Britney Spears Vs. Somali Pirates: British Merchant Navy Blasts Singer's Music To Repel Attackers

By Josh Lieberman on October 29, 2013 7:26 PM EDT

lrad
The British Merchant Navy blasts Britney Spears' music through LRAD systems, like the one pictured above, to ward off Somali pirates. (Photo: Wikipedia Commons)

The British Merchant Navy is using an unusual weapon to ward off Somali pirates: they're blasting the music of Britney Spears. Merchant navy officer Rachel Owens told Metro that Somali pirates steer clear of British commercial supertankers off the eastern coast of Africa when Owens and her crew play, at ear-splitting volume, "Oops! I Did It Again" or "Baby One More Time."

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"Her songs were chosen by the security team because they thought the pirates would hate them most," said Owens. "These guys can't stand Western culture or music, making Britney's hits perfect."

The Merchant Navy plays Spears' music through a Long Range Acoustic Device to repel the Somali pirates. LRADs can blast sounds as loud as 162 dB. That's about 30 dB higher than the threshold of pain for most people. The systems aren't only used as a sound weapon; they can also be used as long-range loudspeakers during search-and-rescue operations, for instance. Their sound can reach over two miles.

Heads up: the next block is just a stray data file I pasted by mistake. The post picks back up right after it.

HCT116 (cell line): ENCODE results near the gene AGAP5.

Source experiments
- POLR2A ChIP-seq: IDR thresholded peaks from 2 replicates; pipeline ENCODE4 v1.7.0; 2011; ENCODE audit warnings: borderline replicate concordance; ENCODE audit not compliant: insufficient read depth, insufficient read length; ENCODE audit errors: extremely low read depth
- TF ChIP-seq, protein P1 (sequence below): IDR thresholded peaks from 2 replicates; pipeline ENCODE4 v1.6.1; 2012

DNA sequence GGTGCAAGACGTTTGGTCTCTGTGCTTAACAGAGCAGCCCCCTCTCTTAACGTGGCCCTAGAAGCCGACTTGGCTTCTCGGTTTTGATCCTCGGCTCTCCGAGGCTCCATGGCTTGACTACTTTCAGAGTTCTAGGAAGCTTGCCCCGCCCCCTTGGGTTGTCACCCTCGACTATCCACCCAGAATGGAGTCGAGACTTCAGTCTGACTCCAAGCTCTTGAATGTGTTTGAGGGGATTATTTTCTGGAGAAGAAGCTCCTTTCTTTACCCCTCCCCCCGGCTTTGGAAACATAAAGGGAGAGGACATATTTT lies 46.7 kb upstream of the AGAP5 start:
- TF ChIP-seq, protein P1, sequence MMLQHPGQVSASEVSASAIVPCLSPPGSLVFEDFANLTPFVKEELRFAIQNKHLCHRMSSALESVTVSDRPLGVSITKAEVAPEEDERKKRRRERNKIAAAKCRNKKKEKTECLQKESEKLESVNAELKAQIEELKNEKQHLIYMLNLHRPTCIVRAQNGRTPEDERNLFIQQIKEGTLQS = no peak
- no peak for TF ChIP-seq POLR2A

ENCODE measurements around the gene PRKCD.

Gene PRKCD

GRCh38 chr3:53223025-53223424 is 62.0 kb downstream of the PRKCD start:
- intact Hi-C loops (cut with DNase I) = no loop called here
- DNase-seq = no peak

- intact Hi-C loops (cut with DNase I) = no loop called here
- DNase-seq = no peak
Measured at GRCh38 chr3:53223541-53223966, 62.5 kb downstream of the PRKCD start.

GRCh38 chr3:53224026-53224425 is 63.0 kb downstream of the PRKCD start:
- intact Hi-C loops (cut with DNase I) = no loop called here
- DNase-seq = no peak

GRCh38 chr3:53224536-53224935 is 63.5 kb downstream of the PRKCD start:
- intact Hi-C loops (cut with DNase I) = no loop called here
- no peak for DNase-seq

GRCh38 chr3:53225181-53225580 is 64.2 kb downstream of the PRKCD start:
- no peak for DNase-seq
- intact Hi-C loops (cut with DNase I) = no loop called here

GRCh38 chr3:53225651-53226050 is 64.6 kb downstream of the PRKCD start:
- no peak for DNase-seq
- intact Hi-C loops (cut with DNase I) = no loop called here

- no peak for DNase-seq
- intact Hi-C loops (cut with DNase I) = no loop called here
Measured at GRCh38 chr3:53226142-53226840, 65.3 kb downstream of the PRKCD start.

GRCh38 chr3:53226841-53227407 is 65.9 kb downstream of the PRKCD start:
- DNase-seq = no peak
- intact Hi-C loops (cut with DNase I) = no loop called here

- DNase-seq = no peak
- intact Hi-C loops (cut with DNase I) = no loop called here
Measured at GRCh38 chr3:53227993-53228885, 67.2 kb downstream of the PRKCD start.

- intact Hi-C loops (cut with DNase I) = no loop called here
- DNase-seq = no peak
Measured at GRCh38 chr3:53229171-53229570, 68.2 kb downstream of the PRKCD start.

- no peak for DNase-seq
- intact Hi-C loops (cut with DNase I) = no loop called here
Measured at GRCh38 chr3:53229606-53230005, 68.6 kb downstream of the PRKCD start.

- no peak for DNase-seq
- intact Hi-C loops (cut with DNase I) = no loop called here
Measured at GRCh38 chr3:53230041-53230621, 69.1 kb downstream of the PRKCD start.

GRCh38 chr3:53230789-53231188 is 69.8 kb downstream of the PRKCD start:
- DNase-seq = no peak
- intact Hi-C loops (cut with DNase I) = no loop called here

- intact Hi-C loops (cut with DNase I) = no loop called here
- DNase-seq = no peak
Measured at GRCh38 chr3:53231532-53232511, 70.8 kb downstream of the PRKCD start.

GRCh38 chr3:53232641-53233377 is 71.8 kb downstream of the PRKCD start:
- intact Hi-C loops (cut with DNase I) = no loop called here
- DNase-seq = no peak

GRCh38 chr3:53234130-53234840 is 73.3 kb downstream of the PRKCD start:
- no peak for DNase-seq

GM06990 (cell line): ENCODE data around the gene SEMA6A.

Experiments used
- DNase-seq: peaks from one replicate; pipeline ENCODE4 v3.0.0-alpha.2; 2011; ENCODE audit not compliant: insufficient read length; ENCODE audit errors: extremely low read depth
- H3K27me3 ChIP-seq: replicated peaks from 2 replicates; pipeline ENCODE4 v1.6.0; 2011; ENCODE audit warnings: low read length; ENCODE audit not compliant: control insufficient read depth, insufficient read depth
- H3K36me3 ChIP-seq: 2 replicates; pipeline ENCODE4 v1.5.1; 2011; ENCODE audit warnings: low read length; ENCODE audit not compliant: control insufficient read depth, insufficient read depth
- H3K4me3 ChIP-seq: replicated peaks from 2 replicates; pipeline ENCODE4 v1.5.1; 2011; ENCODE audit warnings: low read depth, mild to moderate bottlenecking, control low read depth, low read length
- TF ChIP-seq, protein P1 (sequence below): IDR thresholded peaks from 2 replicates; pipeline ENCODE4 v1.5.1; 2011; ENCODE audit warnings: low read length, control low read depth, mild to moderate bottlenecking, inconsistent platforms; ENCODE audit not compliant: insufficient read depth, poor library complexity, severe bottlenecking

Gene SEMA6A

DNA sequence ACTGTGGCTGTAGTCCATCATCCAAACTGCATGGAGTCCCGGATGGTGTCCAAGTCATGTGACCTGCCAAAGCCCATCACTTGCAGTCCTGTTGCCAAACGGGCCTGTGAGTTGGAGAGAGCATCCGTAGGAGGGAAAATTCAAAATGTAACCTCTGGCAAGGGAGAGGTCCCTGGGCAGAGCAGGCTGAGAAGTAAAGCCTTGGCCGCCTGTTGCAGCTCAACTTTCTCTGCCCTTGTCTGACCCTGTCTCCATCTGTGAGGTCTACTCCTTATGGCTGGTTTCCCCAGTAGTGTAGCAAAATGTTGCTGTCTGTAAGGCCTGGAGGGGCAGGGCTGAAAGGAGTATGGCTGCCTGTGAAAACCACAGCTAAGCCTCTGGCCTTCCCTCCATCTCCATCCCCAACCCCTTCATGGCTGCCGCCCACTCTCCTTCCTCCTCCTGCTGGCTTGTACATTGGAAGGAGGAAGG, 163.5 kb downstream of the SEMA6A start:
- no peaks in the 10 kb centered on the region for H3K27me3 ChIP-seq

As the Atlantic Wire points out, although Spears' music "might be the music that irritates Somali pirates most, Long Range Acoustic Device (LRAD) defense systems have been in use for a while. LRADs blast walls of sound which bring people to their knees, and have been used to quell riots and deter pirates in the past." In 2011, for instance, the Spirit of Adventure cruise ship used LRAD to ward off pirates in the Indian Ocean. 

So it isn't really the Britney Spears that's repelling the pirates -- anything played at that volume would drive intruders away. And as the Atlantic also notes, an LRAD system would be pretty clear evidence that there's armed security aboard the ship, so Somali pirates would be likely to stay away.

Somali pirates killed 97 people in the waters off of eastern Africa between 2005 and 2012, according to a World Bank report. During this period, hundreds of Somali pirates have died, with pirates extracting $385 million of ransom. Attacks have been down in the area this year, with just 10 Somali pirate attacks in 2013, compared to at least 70 last year.

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